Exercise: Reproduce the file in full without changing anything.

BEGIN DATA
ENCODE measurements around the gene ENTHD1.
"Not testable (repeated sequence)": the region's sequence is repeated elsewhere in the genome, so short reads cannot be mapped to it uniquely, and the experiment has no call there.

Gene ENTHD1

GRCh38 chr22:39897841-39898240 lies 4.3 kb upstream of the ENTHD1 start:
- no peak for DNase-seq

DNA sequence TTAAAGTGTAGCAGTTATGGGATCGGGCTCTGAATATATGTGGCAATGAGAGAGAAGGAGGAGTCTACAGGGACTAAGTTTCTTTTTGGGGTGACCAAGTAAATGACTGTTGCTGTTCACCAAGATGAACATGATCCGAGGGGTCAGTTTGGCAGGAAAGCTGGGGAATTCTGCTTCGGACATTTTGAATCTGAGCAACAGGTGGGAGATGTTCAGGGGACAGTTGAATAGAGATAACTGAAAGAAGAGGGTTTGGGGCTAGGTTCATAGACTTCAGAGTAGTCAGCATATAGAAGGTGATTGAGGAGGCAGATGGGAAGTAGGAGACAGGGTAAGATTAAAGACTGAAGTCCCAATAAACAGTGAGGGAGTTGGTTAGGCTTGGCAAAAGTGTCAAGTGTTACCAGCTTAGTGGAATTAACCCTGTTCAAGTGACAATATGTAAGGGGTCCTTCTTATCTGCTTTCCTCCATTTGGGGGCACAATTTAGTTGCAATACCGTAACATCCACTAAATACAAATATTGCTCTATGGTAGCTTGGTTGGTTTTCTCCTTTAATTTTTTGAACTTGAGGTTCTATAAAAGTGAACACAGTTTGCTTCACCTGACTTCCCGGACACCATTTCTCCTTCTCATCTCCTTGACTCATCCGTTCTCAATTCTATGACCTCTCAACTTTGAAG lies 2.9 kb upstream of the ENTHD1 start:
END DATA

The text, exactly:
ENCODE measurements around the gene ENTHD1.
"Not testable (repeated sequence)": the region's sequence is repeated elsewhere in the genome, so short reads cannot be mapped to it uniquely, and the experiment has no call there.

Gene ENTHD1

GRCh38 chr22:39897841-39898240 lies 4.3 kb upstream of the ENTHD1 start:
- no peak for DNase-seq

DNA sequence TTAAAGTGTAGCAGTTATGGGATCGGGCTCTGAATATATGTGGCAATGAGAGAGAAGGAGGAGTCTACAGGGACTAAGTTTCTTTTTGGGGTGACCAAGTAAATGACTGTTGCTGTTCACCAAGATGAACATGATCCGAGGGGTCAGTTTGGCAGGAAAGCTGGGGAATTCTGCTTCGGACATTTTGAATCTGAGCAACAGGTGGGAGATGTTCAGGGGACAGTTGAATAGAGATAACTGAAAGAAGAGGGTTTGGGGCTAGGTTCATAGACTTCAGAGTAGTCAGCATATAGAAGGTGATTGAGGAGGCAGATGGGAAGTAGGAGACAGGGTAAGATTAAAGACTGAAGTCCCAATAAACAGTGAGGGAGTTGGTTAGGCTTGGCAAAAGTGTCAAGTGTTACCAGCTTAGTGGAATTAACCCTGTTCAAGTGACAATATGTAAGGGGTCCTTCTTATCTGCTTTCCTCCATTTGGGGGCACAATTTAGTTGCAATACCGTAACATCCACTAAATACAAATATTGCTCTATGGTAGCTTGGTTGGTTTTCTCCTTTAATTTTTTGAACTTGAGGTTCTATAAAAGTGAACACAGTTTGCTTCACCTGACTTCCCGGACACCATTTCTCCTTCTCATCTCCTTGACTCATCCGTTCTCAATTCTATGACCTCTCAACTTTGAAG lies 2.9 kb upstream of the ENTHD1 start: